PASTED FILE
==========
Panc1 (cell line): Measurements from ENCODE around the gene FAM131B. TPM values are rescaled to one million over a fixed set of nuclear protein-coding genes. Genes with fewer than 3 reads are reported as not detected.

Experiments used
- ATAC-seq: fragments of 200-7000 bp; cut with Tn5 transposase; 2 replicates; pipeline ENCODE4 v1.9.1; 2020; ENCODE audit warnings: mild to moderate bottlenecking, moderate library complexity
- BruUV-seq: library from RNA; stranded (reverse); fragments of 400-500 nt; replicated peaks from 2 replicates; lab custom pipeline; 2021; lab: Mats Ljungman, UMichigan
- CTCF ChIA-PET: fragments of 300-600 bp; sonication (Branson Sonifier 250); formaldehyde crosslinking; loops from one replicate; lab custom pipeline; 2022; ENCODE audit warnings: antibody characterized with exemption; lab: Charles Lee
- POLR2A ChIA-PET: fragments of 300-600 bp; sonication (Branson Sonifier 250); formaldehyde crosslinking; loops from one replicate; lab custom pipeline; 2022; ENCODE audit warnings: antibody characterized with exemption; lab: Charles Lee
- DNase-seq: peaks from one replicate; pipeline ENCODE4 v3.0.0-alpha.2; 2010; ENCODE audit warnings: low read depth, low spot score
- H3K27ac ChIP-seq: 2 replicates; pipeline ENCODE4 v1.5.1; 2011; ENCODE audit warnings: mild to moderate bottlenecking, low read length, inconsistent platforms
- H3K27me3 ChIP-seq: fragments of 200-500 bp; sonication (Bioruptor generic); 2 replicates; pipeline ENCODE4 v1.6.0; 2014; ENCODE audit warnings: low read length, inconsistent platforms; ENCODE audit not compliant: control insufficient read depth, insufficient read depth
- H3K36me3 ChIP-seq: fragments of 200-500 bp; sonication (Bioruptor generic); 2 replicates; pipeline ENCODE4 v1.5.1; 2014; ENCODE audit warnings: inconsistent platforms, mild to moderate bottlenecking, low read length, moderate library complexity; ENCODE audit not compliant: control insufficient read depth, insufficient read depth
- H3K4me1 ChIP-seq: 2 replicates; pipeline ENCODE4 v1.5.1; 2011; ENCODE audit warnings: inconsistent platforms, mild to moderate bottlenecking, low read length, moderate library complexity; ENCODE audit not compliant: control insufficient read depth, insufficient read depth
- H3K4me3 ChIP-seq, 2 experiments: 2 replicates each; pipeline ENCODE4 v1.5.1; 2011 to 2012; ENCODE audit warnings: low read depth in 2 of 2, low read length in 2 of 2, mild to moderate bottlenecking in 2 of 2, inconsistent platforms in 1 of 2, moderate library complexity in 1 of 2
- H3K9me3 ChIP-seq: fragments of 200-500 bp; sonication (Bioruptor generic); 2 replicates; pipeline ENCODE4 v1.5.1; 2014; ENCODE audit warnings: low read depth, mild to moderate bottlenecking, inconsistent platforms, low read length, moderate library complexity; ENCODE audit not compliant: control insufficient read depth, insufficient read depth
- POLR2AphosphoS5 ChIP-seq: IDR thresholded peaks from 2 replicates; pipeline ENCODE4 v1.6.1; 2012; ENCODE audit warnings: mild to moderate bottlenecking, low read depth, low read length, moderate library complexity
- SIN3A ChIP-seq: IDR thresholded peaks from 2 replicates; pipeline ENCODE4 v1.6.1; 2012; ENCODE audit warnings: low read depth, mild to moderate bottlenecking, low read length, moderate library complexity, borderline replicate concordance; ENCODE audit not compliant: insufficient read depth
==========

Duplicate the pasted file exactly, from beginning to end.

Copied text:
Panc1 (cell line): Measurements from ENCODE around the gene FAM131B. TPM values are rescaled to one million over a fixed set of nuclear protein-coding genes. Genes with fewer than 3 reads are reported as not detected.

Experiments used
- ATAC-seq: fragments of 200-7000 bp; cut with Tn5 transposase; 2 replicates; pipeline ENCODE4 v1.9.1; 2020; ENCODE audit warnings: mild to moderate bottlenecking, moderate library complexity
- BruUV-seq: library from RNA; stranded (reverse); fragments of 400-500 nt; replicated peaks from 2 replicates; lab custom pipeline; 2021; lab: Mats Ljungman, UMichigan
- CTCF ChIA-PET: fragments of 300-600 bp; sonication (Branson Sonifier 250); formaldehyde crosslinking; loops from one replicate; lab custom pipeline; 2022; ENCODE audit warnings: antibody characterized with exemption; lab: Charles Lee
- POLR2A ChIA-PET: fragments of 300-600 bp; sonication (Branson Sonifier 250); formaldehyde crosslinking; loops from one replicate; lab custom pipeline; 2022; ENCODE audit warnings: antibody characterized with exemption; lab: Charles Lee
- DNase-seq: peaks from one replicate; pipeline ENCODE4 v3.0.0-alpha.2; 2010; ENCODE audit warnings: low read depth, low spot score
- H3K27ac ChIP-seq: 2 replicates; pipeline ENCODE4 v1.5.1; 2011; ENCODE audit warnings: mild to moderate bottlenecking, low read length, inconsistent platforms
- H3K27me3 ChIP-seq: fragments of 200-500 bp; sonication (Bioruptor generic); 2 replicates; pipeline ENCODE4 v1.6.0; 2014; ENCODE audit warnings: low read length, inconsistent platforms; ENCODE audit not compliant: control insufficient read depth, insufficient read depth
- H3K36me3 ChIP-seq: fragments of 200-500 bp; sonication (Bioruptor generic); 2 replicates; pipeline ENCODE4 v1.5.1; 2014; ENCODE audit warnings: inconsistent platforms, mild to moderate bottlenecking, low read length, moderate library complexity; ENCODE audit not compliant: control insufficient read depth, insufficient read depth
- H3K4me1 ChIP-seq: 2 replicates; pipeline ENCODE4 v1.5.1; 2011; ENCODE audit warnings: inconsistent platforms, mild to moderate bottlenecking, low read length, moderate library complexity; ENCODE audit not compliant: control insufficient read depth, insufficient read depth
- H3K4me3 ChIP-seq, 2 experiments: 2 replicates each; pipeline ENCODE4 v1.5.1; 2011 to 2012; ENCODE audit warnings: low read depth in 2 of 2, low read length in 2 of 2, mild to moderate bottlenecking in 2 of 2, inconsistent platforms in 1 of 2, moderate library complexity in 1 of 2
- H3K9me3 ChIP-seq: fragments of 200-500 bp; sonication (Bioruptor generic); 2 replicates; pipeline ENCODE4 v1.5.1; 2014; ENCODE audit warnings: low read depth, mild to moderate bottlenecking, inconsistent platforms, low read length, moderate library complexity; ENCODE audit not compliant: control insufficient read depth, insufficient read depth
- POLR2AphosphoS5 ChIP-seq: IDR thresholded peaks from 2 replicates; pipeline ENCODE4 v1.6.1; 2012; ENCODE audit warnings: mild to moderate bottlenecking, low read depth, low read length, moderate library complexity
- SIN3A ChIP-seq: IDR thresholded peaks from 2 replicates; pipeline ENCODE4 v1.6.1; 2012; ENCODE audit warnings: low read depth, mild to moderate bottlenecking, low read length, moderate library complexity, borderline replicate concordance; ENCODE audit not compliant: insufficient read depth